mesh.scale.set( 0.5, 6.0, 1.0 );
// Make half as wide along the X axis, six times taller on the Y axis, an keep the Z axis depth the same

Rotation

mesh.rotation.x = Math.PI * 4 / 3;
// Rotate by four thirds PI Radians (120°) around the X axis

mesh.rotation.y = 0.5;
// Rotate by Half PI Radians (90°) around the Y axis

mesh.rotation.z = THREE.Math.degToRad(45);
// Rotate by Quarter PI Radians (45°) around the Z axis

Rotation in Three.js is measured in Radians which are all fractions of Pi.

The function THREE.Math.degToRad() will convert Degrees to Radians.

( Radians in red )

Recap

So to recap all that:

var camera, scene, renderer, mesh;

init();
animate();

function init(){
  scene = new THREE.Scene();

  camera = new THREE.PerspectiveCamera(
    75,
    window.innerWidth/window.innerHeight,
    0.1,
    1000 );
  camera.position.z = 5;

  renderer = new THREE.WebGLRenderer();
  document.body.appendChild( renderer.domElement );

  var geometry = new THREE.SphereGeometry( 5, 32, 32 );

  var texture = new THREE.TextureLoader().load("img.jpg");

  var material = new THREE.MeshBasicMaterial();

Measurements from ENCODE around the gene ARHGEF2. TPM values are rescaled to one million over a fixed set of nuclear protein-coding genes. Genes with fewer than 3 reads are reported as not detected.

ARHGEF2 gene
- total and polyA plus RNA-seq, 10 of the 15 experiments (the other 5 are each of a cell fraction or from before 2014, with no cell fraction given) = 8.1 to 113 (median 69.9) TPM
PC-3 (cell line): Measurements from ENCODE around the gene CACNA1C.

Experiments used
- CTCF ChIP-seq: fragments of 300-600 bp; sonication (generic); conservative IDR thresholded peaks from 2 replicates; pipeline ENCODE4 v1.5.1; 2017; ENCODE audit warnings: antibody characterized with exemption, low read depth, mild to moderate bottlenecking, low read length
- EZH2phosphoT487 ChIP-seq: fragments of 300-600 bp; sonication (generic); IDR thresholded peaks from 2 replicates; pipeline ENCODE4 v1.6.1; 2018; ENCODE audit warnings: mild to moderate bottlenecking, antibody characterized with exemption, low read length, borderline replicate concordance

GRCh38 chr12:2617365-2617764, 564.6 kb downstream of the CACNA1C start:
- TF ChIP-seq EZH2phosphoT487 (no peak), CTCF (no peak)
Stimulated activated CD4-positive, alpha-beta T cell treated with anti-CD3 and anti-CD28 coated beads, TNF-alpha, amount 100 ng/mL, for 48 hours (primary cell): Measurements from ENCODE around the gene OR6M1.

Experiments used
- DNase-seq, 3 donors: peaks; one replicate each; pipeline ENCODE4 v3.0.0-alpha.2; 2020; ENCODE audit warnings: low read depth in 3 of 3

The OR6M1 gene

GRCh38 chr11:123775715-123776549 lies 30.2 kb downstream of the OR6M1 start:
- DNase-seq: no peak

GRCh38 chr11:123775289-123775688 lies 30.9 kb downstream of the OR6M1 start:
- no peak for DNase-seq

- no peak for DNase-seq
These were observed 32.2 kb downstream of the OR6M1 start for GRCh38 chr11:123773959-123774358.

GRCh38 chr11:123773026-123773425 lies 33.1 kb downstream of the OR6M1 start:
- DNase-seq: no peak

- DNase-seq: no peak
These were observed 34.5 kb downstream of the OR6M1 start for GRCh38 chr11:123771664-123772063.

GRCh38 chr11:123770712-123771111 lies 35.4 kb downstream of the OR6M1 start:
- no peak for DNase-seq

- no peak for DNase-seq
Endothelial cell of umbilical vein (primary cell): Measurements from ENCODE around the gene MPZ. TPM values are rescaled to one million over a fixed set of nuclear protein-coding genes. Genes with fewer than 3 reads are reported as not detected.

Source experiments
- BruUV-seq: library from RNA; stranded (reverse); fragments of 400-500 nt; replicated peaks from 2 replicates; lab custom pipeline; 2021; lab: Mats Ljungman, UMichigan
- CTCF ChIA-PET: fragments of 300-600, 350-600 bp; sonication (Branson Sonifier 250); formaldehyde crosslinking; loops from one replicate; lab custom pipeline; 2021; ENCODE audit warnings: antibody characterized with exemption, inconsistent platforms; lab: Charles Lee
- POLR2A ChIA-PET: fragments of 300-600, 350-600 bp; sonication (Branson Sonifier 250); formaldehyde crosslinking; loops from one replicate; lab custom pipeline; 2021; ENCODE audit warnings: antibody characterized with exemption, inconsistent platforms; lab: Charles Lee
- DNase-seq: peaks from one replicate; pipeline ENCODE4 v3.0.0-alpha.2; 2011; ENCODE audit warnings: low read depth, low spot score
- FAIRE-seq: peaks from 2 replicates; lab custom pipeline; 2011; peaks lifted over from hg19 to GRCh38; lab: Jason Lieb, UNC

material.map = texture;

  mesh = new THREE.Mesh( geometry, material );

  scene.add( mesh );

  renderer.render( scene, camera );
}

function animate(){
  requestAnimationFrame(animate);

  mesh.rotation.y += Math.PI * 0.1;

  renderer.render(scene, camera);
}

PHEEEEEEW!

Much credit due to David Scott Lyons

EXERCISE

Let's get making some 3D fun.

Three.js Documentation

I've put together some bootstrap code. Read the Three.js docs and have a go at drawing some geometries and materials, adding them to meshes and then showing them in your scene!

Homework

This week I want you to plan the steps you think you need to take to make your project a reality.

Next week I'll help everyone with their step-by-step plan to fill in what some of the steps might be, and to figure out what libraries/modules/technologies you may need to look at.